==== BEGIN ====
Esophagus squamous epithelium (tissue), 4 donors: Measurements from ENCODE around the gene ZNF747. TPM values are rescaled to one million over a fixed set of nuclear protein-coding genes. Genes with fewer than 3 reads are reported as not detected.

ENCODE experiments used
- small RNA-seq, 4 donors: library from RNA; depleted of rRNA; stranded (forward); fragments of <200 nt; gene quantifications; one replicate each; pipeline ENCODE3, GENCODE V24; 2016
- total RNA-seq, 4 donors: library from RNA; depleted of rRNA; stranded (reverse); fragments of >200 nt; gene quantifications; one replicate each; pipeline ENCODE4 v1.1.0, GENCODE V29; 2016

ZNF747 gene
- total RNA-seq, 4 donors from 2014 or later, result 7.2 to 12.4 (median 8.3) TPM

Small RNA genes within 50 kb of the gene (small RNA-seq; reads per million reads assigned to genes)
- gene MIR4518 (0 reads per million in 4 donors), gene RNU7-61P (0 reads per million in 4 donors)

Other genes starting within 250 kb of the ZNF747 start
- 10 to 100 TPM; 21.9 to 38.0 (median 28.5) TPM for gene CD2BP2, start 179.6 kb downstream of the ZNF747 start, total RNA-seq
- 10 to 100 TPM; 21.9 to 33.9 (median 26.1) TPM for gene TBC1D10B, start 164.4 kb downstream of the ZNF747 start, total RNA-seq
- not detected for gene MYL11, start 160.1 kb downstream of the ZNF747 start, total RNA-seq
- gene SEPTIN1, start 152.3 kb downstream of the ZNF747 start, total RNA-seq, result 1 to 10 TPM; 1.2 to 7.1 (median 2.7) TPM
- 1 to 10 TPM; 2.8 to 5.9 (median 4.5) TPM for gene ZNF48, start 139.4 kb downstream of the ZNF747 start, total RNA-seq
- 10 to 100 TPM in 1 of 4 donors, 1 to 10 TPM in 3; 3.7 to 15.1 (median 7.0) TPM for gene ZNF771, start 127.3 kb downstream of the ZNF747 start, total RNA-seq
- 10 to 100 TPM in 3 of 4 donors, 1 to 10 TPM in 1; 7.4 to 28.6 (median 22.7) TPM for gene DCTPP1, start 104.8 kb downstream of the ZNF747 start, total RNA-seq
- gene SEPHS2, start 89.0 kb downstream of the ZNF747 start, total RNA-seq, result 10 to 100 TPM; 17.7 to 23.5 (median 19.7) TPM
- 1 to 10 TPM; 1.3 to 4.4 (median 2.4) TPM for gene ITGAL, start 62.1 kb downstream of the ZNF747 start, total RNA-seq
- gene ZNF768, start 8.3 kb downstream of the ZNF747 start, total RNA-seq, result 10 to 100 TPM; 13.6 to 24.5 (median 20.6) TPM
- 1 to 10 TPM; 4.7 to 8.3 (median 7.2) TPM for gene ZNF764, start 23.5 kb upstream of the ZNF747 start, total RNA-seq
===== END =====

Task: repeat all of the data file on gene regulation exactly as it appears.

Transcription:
Esophagus squamous epithelium (tissue), 4 donors: Measurements from ENCODE around the gene ZNF747. TPM values are rescaled to one million over a fixed set of nuclear protein-coding genes. Genes with fewer than 3 reads are reported as not detected.

ENCODE experiments used
- small RNA-seq, 4 donors: library from RNA; depleted of rRNA; stranded (forward); fragments of <200 nt; gene quantifications; one replicate each; pipeline ENCODE3, GENCODE V24; 2016
- total RNA-seq, 4 donors: library from RNA; depleted of rRNA; stranded (reverse); fragments of >200 nt; gene quantifications; one replicate each; pipeline ENCODE4 v1.1.0, GENCODE V29; 2016

ZNF747 gene
- total RNA-seq, 4 donors from 2014 or later, result 7.2 to 12.4 (median 8.3) TPM

Small RNA genes within 50 kb of the gene (small RNA-seq; reads per million reads assigned to genes)
- gene MIR4518 (0 reads per million in 4 donors), gene RNU7-61P (0 reads per million in 4 donors)

Other genes starting within 250 kb of the ZNF747 start
- 10 to 100 TPM; 21.9 to 38.0 (median 28.5) TPM for gene CD2BP2, start 179.6 kb downstream of the ZNF747 start, total RNA-seq
- 10 to 100 TPM; 21.9 to 33.9 (median 26.1) TPM for gene TBC1D10B, start 164.4 kb downstream of the ZNF747 start, total RNA-seq
- not detected for gene MYL11, start 160.1 kb downstream of the ZNF747 start, total RNA-seq
- gene SEPTIN1, start 152.3 kb downstream of the ZNF747 start, total RNA-seq, result 1 to 10 TPM; 1.2 to 7.1 (median 2.7) TPM
- 1 to 10 TPM; 2.8 to 5.9 (median 4.5) TPM for gene ZNF48, start 139.4 kb downstream of the ZNF747 start, total RNA-seq
- 10 to 100 TPM in 1 of 4 donors, 1 to 10 TPM in 3; 3.7 to 15.1 (median 7.0) TPM for gene ZNF771, start 127.3 kb downstream of the ZNF747 start, total RNA-seq
- 10 to 100 TPM in 3 of 4 donors, 1 to 10 TPM in 1; 7.4 to 28.6 (median 22.7) TPM for gene DCTPP1, start 104.8 kb downstream of the ZNF747 start, total RNA-seq
- gene SEPHS2, start 89.0 kb downstream of the ZNF747 start, total RNA-seq, result 10 to 100 TPM; 17.7 to 23.5 (median 19.7) TPM
- 1 to 10 TPM; 1.3 to 4.4 (median 2.4) TPM for gene ITGAL, start 62.1 kb downstream of the ZNF747 start, total RNA-seq
- gene ZNF768, start 8.3 kb downstream of the ZNF747 start, total RNA-seq, result 10 to 100 TPM; 13.6 to 24.5 (median 20.6) TPM
- 1 to 10 TPM; 4.7 to 8.3 (median 7.2) TPM for gene ZNF764, start 23.5 kb upstream of the ZNF747 start, total RNA-seq